Larimar Meaning and Properties

Larimar History

Dreamy, mesmerizing larimar is known by different names: Larimar was reportedly discovered in 1916 by Father Miguel Domingo Fuertes Loren, but wasn't mined until decades later in 1974 when Dominican Miguel Méndez and Peace Corps volunteer Norman Rilling noticed a piece of larimar on the Barahonas province shoreline. Named for Miguel's daughter, Larissa, and "mar," the Spanish word for "sea," larimar captures the exquisite beauty of the Caribbean Sea.

Larimar Metaphysical Properties

Larimar is commonly believed to be a calming stone, offering many incredible healing powers. It is considered by some to aid in communication and is associated with the crown, heart, third eye and throat chakras. Many alternative and holistic healers use larimar for a variety of physical, emotional and spiritual healing practices. Larimar promotes relaxation in the wearer and can be used as a worry stone. Worry stones are smooth, polished gemstones typically in the shape of an oval which, when gently rubbed between the thumb and pointer finger, are said to create a soothing phenomenon.

Larimar Geological Properties

Larimar is a rare blue variety of pectolite. The serene blue color results from the substitution of cobalt for calcium in the stone and varies from white and light-blue to green-blue and deep blue or "volcanic blue." With swirling bands of white, larimar mimics the wave crests of crystal blue Caribbean waters.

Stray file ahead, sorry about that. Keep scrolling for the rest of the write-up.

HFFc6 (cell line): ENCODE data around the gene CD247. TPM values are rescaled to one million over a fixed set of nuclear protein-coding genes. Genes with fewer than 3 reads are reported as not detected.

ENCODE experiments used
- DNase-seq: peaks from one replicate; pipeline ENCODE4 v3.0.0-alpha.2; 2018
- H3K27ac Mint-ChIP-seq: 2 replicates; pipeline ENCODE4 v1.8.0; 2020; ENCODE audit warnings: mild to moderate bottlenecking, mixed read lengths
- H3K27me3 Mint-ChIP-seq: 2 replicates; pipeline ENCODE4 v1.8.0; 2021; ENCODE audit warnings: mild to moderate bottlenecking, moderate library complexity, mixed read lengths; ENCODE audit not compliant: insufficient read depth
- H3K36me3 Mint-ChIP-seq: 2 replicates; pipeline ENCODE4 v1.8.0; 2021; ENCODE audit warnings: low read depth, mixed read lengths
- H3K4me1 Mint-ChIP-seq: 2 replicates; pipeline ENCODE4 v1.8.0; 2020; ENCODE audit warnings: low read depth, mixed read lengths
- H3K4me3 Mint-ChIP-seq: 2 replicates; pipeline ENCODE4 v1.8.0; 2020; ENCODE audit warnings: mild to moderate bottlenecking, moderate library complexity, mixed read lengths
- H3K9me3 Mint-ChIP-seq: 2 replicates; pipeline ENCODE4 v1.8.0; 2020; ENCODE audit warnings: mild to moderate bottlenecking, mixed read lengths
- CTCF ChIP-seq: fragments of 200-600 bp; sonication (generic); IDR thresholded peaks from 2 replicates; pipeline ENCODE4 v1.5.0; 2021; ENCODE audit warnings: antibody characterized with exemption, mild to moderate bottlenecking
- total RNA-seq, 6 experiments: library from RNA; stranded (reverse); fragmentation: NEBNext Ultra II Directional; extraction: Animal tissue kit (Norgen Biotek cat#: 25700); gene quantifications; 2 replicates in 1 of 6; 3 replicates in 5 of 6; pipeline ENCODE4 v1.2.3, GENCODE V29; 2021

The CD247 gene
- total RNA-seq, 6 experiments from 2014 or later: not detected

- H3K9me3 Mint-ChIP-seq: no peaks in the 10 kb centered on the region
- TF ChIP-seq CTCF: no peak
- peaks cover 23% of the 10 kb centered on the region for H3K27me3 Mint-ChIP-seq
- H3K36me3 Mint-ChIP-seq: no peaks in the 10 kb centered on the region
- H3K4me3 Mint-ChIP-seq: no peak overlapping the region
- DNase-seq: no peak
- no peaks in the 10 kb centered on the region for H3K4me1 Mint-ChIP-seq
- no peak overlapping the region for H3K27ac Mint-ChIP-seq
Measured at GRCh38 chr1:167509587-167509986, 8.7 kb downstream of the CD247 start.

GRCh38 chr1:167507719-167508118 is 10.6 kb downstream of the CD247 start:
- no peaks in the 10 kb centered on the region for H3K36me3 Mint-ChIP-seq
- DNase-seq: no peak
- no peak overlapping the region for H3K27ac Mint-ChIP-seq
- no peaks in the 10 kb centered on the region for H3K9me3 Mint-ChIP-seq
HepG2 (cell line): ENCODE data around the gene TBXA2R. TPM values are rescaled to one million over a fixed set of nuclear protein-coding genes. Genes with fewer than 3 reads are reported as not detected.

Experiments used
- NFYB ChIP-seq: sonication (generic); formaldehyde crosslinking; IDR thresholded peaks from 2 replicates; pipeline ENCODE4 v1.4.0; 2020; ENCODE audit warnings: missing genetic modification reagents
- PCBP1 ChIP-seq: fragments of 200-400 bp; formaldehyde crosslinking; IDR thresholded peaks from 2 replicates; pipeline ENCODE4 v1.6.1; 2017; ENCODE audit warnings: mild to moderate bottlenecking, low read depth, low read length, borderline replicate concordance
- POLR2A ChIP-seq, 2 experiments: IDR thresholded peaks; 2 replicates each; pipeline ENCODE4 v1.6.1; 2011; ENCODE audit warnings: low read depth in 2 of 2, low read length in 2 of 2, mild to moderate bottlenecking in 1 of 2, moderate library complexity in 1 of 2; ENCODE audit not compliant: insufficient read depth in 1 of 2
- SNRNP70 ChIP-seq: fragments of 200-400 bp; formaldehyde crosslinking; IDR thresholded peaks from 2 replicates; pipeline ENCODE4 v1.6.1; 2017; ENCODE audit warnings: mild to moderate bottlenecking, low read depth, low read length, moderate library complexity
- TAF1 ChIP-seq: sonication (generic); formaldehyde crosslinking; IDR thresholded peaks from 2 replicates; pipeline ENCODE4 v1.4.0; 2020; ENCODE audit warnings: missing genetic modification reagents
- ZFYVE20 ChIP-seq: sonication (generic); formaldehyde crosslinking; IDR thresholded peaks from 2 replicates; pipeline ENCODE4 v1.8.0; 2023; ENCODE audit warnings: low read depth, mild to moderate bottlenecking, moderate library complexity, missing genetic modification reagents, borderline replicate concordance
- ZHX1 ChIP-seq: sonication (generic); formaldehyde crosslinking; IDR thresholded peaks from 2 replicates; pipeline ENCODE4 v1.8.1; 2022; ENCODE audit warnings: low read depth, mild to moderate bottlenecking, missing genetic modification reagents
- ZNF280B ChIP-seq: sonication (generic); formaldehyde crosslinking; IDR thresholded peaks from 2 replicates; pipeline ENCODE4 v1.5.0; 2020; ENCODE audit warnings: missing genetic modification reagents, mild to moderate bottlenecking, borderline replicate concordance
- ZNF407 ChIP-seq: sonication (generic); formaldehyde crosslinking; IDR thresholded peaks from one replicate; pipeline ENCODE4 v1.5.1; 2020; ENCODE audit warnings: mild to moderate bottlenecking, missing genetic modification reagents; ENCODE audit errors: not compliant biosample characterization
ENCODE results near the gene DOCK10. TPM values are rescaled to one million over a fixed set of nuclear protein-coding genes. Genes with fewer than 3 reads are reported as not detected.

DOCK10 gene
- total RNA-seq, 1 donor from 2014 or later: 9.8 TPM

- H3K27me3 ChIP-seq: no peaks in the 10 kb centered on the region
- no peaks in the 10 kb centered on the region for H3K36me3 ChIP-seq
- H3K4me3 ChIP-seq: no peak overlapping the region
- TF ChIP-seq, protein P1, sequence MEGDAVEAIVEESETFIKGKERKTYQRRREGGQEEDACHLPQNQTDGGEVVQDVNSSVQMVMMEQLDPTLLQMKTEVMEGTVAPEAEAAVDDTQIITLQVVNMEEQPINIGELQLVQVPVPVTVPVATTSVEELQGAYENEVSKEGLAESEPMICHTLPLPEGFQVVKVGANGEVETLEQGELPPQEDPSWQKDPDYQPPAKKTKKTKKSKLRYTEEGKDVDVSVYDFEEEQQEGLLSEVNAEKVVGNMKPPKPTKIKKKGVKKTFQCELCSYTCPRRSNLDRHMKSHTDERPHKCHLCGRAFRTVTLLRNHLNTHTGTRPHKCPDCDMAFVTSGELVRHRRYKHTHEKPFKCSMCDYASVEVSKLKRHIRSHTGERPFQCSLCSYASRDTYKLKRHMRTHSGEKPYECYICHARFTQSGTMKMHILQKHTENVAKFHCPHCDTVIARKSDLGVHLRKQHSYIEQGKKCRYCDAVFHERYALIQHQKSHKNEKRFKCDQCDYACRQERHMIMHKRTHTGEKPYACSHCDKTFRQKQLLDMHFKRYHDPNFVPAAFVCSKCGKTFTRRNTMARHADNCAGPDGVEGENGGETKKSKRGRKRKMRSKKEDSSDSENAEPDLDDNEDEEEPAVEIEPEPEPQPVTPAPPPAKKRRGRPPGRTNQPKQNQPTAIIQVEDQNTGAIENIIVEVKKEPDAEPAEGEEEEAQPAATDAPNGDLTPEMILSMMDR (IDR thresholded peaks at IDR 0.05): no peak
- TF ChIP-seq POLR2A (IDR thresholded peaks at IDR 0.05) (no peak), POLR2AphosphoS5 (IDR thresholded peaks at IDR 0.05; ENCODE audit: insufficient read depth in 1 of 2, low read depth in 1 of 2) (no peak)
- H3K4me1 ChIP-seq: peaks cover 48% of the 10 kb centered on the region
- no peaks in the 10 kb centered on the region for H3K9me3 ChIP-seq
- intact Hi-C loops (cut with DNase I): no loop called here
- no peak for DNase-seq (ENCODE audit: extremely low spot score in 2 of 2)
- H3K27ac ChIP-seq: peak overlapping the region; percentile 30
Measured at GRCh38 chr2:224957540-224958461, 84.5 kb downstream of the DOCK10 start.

To date, the only known major deposits of larimar are found in the Dominican Republic where it was most likely treasured by the area's first inhabitants, the Taino Indians. The only known major larimar mine is in this remote, mountainous location in the Dominican province of Barahonas where locals still mine the stone from narrow crevices using primitive hand tools. There are some small mines where larimar is found in the United States and Canada.

Mineral Information Pectolite with cobalt or blue pectolite
Chemical Composition NaCa2Si3O8(OH)
Color White to deep blue--semi-transparent to opaque blue, mottled with white
Hardness 4-1/2 to 5 (Mohs)
Specific Gravity 2.81
Refractive Index 1.599 - 1.628

Proper Care of Larimar

As larimar is a soft stone, rough handling, heat and chemicals should be avoided. It is for this reason designers tend to use larimar in necklace and earring designs over bracelets and rings to help avoid unnecessary impact that can cause damage to the stone. To clean larimar, use warm, soapy water and dry thoroughly. Steamers and ultrasonic cleaners should be avoided. Store larimar away from harder stones and other materials that could cause dents and other surface imperfections. A soft pouch is recommended.

To learn more about larimar and other gemstones, order your copy of Walter Schumann's revised and expanded edition of Gemstones of the World.

Designing with Larimar

Many jewelry artists incorporate polished freeform larimar pendants and cabochons into necklaces and create earrings with larimar rounds and chips. Freeform larimar stones can be used in wire-wrapped designs such as necklaces, rings, bracelets and earrings. Commonly seen paired with sterling silver, larimar gemstones are equally as gorgeous when paired with gold, copper and antiqued metals.

View design inspirations featuring larimar in the Gallery of Designs

Shop for Larimar Items

**Please note that all metaphysical or healing properties listed are collected from various sources. This information is offered as a service and not meant to treat medical conditions. Fire Mountain Gems and Beads® does not guarantee the validity of any of these statements.

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